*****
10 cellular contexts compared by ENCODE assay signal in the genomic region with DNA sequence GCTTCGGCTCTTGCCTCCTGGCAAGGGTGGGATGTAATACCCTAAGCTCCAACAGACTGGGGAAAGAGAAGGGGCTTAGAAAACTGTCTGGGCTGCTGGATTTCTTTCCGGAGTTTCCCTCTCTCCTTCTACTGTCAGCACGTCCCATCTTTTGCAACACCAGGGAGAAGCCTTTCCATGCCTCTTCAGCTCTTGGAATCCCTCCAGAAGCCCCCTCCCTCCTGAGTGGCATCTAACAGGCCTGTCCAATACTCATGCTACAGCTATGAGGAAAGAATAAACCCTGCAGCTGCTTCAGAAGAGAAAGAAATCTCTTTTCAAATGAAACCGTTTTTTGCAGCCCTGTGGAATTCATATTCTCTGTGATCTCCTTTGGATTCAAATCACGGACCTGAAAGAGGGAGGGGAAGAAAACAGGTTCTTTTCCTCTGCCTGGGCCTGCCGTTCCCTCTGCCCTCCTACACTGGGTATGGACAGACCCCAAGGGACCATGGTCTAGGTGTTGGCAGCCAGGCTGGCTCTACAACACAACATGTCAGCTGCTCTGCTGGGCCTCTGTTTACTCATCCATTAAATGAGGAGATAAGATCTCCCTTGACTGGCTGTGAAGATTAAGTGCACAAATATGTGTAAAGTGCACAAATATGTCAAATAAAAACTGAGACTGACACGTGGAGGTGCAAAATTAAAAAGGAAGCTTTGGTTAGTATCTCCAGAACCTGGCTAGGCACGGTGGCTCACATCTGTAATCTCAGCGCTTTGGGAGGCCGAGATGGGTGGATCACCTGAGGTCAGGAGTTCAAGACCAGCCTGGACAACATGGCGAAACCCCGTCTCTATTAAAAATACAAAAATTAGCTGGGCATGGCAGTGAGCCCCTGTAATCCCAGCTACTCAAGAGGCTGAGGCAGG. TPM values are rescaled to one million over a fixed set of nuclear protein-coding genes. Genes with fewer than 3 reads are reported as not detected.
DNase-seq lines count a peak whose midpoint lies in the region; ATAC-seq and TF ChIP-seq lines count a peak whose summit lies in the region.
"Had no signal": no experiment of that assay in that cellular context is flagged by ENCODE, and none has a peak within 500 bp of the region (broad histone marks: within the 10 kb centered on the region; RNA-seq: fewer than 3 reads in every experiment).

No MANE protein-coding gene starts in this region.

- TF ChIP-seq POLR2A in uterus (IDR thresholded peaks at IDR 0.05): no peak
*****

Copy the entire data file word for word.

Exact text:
10 cellular contexts compared by ENCODE assay signal in the genomic region with DNA sequence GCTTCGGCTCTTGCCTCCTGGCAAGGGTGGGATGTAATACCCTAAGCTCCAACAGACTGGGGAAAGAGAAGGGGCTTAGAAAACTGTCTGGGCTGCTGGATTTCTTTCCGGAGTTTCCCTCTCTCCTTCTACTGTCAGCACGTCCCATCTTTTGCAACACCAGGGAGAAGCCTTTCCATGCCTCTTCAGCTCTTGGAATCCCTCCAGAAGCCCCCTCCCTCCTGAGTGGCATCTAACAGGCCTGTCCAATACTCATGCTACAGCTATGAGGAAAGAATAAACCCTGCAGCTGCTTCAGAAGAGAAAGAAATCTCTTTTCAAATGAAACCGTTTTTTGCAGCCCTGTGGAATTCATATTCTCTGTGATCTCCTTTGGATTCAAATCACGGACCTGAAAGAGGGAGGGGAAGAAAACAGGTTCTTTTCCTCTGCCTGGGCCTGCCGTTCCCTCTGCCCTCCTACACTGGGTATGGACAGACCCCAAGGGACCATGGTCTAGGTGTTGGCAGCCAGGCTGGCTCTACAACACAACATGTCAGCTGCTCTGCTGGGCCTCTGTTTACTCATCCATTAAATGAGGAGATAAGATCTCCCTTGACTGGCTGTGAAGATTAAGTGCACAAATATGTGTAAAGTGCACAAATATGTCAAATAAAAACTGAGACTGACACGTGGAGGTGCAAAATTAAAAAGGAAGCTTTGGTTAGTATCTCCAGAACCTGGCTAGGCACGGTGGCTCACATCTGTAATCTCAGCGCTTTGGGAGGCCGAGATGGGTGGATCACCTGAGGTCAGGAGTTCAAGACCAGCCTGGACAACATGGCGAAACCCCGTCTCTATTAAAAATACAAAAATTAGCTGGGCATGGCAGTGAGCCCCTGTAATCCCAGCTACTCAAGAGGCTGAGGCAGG. TPM values are rescaled to one million over a fixed set of nuclear protein-coding genes. Genes with fewer than 3 reads are reported as not detected.
DNase-seq lines count a peak whose midpoint lies in the region; ATAC-seq and TF ChIP-seq lines count a peak whose summit lies in the region.
"Had no signal": no experiment of that assay in that cellular context is flagged by ENCODE, and none has a peak within 500 bp of the region (broad histone marks: within the 10 kb centered on the region; RNA-seq: fewer than 3 reads in every experiment).

No MANE protein-coding gene starts in this region.

- TF ChIP-seq POLR2A in uterus (IDR thresholded peaks at IDR 0.05): no peak